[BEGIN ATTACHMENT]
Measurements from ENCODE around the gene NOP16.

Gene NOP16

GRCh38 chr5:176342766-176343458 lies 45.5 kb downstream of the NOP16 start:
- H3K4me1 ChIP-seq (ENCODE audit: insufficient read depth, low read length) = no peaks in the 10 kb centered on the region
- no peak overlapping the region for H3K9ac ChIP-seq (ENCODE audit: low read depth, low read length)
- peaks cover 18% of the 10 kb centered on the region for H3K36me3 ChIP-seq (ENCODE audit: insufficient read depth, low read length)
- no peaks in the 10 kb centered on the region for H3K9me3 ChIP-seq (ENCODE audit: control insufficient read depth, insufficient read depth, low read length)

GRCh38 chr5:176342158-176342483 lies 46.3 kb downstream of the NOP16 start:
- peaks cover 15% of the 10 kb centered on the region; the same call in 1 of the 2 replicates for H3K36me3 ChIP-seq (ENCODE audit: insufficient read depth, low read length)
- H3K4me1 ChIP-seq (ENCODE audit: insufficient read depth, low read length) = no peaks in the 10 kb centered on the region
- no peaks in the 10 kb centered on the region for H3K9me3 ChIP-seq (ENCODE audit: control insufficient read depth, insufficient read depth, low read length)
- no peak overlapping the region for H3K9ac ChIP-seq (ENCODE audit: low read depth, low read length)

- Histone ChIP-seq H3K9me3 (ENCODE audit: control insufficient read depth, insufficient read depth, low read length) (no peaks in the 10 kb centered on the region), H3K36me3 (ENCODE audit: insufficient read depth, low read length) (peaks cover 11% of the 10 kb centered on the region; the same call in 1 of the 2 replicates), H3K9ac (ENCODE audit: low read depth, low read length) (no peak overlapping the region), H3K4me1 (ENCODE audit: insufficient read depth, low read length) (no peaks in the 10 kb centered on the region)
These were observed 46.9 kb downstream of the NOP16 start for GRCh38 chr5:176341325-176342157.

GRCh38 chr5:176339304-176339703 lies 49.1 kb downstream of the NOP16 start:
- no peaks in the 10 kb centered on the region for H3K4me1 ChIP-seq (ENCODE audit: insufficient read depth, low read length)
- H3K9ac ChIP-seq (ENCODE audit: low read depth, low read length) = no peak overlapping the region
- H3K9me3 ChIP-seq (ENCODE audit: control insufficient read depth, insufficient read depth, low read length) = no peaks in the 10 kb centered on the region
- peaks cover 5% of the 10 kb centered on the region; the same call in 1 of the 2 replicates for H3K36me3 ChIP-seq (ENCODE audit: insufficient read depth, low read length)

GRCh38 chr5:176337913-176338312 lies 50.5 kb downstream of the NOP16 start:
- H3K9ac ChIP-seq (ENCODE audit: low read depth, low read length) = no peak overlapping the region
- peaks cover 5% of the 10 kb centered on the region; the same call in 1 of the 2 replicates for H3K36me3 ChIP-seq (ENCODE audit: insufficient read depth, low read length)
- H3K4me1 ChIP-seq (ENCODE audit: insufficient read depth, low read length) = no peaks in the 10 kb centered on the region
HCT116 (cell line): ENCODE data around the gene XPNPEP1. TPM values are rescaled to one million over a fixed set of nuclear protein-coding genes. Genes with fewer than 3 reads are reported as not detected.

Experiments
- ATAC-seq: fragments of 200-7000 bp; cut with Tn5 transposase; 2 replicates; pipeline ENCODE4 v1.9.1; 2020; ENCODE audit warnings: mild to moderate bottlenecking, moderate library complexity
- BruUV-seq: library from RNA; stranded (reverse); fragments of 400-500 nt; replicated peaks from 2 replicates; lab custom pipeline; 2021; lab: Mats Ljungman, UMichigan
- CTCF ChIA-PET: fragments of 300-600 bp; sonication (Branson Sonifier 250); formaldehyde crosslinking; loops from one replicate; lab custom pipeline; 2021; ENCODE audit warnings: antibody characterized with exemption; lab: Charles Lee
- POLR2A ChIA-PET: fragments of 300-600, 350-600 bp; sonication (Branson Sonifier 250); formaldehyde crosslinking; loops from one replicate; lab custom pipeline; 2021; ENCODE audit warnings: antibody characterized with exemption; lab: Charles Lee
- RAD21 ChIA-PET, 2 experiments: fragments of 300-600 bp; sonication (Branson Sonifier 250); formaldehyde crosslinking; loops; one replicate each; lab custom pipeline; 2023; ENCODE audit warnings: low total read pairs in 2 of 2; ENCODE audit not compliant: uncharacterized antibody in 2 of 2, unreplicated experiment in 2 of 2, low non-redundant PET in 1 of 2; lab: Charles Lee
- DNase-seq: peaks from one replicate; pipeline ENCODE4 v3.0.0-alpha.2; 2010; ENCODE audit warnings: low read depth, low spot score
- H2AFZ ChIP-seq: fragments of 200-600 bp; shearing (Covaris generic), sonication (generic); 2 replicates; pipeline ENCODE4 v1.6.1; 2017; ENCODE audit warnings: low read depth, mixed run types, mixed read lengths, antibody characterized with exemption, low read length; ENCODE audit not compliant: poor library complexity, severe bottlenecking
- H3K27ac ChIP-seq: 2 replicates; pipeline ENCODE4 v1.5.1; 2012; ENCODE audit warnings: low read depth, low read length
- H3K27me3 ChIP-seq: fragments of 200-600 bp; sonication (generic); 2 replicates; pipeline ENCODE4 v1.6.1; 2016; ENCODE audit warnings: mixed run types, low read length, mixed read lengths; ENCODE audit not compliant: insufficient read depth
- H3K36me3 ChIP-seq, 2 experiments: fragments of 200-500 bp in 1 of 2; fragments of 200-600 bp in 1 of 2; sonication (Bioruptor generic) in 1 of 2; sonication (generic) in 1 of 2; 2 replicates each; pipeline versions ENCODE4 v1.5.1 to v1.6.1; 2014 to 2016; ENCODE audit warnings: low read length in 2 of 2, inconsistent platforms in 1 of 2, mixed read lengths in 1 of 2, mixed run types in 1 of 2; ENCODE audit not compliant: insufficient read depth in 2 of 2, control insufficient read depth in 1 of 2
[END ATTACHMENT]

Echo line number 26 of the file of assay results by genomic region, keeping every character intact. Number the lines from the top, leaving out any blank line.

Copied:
- ATAC-seq: fragments of 200-7000 bp; cut with Tn5 transposase; 2 replicates; pipeline ENCODE4 v1.9.1; 2020; ENCODE audit warnings: mild to moderate bottlenecking, moderate library complexity